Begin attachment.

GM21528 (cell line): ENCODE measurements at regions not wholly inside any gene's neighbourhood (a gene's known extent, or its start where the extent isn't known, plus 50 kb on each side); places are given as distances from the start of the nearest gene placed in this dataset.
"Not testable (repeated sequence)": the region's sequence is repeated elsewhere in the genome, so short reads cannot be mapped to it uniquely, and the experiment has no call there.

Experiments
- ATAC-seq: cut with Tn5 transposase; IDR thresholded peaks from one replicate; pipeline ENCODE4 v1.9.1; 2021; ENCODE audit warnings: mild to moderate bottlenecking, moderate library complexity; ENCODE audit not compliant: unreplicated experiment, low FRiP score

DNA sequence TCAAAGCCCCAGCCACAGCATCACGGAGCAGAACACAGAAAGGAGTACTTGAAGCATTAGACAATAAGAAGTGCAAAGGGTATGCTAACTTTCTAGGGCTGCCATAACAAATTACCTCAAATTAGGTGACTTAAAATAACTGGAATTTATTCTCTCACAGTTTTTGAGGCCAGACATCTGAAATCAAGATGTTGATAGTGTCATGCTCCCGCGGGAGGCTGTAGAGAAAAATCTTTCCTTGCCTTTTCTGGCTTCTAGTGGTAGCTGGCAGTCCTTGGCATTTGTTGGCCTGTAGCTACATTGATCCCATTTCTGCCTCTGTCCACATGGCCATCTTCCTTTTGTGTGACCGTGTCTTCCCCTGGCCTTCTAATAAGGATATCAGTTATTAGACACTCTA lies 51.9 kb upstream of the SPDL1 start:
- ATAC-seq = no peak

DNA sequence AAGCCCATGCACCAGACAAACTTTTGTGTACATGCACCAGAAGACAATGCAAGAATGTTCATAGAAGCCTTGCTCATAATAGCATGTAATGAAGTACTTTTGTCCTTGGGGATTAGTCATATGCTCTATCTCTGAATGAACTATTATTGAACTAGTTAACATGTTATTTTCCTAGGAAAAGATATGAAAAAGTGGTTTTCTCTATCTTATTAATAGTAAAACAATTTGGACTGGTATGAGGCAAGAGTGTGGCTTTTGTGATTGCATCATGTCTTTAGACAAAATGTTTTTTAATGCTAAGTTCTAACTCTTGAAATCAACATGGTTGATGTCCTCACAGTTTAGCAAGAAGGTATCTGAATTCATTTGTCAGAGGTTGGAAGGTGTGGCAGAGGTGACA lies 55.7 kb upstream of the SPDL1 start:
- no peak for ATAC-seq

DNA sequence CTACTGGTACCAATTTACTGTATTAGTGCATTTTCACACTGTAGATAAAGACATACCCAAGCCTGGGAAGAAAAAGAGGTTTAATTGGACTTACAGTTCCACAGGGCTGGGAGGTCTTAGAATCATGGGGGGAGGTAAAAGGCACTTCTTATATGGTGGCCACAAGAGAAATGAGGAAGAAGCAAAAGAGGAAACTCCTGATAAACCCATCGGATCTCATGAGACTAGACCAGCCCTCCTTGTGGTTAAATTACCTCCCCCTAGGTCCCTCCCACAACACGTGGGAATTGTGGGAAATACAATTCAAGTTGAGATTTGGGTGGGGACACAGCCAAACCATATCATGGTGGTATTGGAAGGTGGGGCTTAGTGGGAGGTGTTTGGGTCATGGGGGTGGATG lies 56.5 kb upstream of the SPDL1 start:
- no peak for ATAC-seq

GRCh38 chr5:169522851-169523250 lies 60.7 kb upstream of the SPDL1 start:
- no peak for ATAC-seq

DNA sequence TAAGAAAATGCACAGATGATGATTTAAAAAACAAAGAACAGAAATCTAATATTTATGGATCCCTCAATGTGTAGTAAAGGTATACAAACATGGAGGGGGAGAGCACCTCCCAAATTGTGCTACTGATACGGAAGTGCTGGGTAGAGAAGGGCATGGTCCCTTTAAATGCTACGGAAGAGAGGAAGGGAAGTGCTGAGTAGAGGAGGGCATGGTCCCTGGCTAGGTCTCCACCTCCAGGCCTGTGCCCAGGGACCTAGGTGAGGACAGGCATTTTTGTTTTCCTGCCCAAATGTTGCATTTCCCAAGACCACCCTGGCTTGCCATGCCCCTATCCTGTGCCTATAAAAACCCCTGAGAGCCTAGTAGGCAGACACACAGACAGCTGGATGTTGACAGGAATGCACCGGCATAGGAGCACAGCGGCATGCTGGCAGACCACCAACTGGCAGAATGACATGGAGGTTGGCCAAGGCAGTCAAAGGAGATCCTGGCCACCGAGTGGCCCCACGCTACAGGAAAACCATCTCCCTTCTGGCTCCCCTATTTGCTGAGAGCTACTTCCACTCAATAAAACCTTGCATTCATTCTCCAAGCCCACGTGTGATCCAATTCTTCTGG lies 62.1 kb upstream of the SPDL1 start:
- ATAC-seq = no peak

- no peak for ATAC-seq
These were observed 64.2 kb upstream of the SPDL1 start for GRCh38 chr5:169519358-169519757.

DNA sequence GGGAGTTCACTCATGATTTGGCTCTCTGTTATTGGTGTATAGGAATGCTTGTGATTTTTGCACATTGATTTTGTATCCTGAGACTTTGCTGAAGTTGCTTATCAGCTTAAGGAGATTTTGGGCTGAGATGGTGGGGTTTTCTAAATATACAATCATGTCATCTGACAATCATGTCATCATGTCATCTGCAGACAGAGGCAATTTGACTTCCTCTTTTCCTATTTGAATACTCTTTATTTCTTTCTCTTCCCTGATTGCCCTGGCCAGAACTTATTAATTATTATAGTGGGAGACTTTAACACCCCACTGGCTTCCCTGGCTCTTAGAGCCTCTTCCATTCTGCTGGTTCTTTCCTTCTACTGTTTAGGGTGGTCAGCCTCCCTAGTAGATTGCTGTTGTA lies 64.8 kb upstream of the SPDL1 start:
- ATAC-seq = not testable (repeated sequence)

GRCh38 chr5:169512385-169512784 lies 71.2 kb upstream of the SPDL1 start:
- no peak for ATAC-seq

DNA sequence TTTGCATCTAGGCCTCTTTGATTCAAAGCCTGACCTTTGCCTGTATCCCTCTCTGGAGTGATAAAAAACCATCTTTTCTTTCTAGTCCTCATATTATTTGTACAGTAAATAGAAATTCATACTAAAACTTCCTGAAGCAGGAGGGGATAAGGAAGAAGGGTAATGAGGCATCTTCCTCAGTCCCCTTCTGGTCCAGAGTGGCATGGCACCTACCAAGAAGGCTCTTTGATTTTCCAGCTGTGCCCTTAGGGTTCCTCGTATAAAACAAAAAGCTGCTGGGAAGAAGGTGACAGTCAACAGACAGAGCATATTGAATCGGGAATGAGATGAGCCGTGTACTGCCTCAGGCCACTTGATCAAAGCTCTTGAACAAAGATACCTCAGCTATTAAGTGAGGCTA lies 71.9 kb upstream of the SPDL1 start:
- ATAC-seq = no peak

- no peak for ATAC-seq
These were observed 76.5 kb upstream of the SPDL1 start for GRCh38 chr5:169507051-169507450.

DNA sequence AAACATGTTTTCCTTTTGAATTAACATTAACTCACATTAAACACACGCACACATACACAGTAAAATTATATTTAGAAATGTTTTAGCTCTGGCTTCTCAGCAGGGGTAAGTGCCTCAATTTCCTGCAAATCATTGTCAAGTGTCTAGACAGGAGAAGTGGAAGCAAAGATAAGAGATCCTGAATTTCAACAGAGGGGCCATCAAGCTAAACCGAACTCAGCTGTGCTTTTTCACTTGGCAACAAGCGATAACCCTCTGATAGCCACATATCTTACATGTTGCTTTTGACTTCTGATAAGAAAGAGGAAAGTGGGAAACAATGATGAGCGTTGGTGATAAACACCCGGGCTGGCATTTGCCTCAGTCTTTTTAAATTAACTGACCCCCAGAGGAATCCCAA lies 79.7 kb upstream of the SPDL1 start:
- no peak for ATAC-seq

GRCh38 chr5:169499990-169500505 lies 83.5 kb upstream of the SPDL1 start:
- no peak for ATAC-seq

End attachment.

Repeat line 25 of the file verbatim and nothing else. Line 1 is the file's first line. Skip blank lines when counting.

DNA sequence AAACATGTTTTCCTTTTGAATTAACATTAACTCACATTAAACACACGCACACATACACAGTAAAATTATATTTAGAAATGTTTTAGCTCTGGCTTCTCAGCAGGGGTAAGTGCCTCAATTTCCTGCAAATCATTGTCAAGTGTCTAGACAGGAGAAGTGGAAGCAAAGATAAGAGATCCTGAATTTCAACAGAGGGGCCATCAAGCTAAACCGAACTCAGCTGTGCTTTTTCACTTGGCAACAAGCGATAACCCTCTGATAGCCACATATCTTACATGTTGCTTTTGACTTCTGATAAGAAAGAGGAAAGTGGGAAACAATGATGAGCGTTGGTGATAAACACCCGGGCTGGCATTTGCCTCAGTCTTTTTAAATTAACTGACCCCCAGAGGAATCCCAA lies 79.7 kb upstream of the SPDL1 start: